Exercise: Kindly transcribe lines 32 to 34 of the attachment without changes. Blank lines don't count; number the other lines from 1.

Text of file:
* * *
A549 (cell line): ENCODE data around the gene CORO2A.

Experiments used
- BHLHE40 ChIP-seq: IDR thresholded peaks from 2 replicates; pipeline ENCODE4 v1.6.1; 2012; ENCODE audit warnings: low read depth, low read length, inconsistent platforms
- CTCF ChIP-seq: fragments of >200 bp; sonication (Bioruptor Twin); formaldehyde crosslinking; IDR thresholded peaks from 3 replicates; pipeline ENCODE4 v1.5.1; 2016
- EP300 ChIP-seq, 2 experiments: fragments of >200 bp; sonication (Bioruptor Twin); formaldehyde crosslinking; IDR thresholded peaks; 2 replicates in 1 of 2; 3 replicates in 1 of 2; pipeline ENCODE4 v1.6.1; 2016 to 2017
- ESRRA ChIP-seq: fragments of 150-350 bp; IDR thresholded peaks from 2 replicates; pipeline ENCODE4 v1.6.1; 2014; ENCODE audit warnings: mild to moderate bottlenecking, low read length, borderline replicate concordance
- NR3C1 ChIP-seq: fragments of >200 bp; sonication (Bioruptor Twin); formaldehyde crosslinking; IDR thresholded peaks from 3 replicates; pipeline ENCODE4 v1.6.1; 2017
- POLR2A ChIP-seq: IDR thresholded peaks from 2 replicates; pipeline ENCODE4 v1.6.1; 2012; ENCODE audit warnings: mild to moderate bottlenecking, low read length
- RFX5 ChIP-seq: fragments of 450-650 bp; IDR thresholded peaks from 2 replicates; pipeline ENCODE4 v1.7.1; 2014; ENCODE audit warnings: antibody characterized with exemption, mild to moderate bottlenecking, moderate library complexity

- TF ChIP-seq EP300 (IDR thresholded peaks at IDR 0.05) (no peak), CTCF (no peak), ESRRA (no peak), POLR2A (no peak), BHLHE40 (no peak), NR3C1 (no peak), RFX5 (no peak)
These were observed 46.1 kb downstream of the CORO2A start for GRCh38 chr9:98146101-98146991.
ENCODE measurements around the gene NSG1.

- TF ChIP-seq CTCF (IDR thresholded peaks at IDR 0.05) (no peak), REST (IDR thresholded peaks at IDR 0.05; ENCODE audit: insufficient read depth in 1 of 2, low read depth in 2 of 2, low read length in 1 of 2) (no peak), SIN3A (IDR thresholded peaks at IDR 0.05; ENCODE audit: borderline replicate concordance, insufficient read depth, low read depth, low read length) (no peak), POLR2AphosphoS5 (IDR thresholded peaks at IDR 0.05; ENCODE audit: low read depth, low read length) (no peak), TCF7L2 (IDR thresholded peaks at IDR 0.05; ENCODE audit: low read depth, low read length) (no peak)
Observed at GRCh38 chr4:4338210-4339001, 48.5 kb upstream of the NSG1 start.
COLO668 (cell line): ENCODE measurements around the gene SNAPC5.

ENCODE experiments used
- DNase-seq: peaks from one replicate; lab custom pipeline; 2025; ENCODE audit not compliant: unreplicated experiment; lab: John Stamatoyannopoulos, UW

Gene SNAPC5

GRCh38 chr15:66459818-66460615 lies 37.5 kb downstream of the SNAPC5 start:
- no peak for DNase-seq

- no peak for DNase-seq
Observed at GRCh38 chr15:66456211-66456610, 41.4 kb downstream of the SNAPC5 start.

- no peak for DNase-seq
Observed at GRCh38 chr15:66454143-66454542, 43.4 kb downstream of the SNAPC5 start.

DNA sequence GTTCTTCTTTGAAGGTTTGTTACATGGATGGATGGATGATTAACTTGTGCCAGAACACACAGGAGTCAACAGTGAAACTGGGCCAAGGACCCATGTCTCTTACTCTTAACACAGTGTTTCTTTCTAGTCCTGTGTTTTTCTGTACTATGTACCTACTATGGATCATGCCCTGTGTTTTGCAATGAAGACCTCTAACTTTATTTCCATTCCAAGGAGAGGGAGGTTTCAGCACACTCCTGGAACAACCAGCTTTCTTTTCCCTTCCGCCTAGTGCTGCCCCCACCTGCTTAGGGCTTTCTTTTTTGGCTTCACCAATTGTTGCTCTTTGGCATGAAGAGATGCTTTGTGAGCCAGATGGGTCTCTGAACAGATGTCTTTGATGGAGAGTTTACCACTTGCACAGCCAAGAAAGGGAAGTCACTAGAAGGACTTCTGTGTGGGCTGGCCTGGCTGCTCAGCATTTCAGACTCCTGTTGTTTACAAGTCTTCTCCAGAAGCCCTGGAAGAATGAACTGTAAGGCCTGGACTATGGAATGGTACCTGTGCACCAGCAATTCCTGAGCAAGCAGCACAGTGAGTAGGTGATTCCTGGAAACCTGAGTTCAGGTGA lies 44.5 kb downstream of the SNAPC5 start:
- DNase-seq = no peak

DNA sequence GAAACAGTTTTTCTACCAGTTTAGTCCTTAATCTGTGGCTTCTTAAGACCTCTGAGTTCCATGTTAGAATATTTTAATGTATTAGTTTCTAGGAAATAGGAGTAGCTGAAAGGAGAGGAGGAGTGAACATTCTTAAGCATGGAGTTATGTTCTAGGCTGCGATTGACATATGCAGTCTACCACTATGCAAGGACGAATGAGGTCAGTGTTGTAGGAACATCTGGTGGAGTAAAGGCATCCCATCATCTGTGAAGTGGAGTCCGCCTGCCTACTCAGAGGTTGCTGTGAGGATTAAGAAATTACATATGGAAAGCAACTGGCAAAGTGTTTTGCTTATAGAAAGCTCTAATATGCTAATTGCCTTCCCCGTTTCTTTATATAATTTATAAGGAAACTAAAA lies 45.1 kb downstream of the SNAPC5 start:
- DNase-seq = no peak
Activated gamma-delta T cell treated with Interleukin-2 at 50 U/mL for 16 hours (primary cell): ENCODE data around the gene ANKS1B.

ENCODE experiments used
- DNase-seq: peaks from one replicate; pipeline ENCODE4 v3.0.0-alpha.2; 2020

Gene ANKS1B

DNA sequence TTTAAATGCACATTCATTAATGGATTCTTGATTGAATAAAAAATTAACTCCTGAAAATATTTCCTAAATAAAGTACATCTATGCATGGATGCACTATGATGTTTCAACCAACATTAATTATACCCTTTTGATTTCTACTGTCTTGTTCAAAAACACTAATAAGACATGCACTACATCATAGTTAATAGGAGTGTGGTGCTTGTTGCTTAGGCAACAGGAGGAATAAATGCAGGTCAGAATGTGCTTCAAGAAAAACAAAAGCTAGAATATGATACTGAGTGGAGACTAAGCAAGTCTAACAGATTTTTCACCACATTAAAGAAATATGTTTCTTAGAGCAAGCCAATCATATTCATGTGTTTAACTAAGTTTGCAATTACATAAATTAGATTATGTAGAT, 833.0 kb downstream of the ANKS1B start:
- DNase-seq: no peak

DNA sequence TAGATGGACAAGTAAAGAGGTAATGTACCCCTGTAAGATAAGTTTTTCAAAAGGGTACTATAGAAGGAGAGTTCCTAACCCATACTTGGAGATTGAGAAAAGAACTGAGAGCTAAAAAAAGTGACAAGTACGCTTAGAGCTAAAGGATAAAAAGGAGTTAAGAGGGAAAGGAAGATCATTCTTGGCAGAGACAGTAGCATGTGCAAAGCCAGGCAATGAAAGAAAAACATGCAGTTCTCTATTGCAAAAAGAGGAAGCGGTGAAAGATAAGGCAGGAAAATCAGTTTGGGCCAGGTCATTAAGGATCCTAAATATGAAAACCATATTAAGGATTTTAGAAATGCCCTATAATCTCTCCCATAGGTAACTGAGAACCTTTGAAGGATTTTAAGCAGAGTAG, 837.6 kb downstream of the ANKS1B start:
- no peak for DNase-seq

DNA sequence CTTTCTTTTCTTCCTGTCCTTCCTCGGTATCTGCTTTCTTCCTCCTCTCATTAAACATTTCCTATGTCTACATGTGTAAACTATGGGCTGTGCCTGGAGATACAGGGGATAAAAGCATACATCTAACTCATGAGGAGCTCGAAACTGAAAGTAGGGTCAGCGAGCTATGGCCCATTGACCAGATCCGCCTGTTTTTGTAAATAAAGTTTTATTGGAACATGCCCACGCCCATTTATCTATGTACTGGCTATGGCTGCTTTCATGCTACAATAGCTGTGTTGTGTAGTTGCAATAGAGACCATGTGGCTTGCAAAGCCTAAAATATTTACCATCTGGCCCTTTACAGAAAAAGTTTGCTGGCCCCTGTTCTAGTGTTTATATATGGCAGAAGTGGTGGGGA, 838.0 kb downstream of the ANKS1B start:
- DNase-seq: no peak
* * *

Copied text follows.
Gene ANKS1B

DNA sequence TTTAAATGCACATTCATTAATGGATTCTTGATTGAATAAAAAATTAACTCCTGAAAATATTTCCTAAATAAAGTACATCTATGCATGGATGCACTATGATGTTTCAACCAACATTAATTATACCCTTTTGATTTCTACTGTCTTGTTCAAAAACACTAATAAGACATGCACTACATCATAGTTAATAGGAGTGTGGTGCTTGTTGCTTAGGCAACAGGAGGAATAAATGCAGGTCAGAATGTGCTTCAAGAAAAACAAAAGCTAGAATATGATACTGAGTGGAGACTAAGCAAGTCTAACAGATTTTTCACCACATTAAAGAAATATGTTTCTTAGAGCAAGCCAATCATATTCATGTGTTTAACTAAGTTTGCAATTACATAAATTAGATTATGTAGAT, 833.0 kb downstream of the ANKS1B start:
- DNase-seq: no peak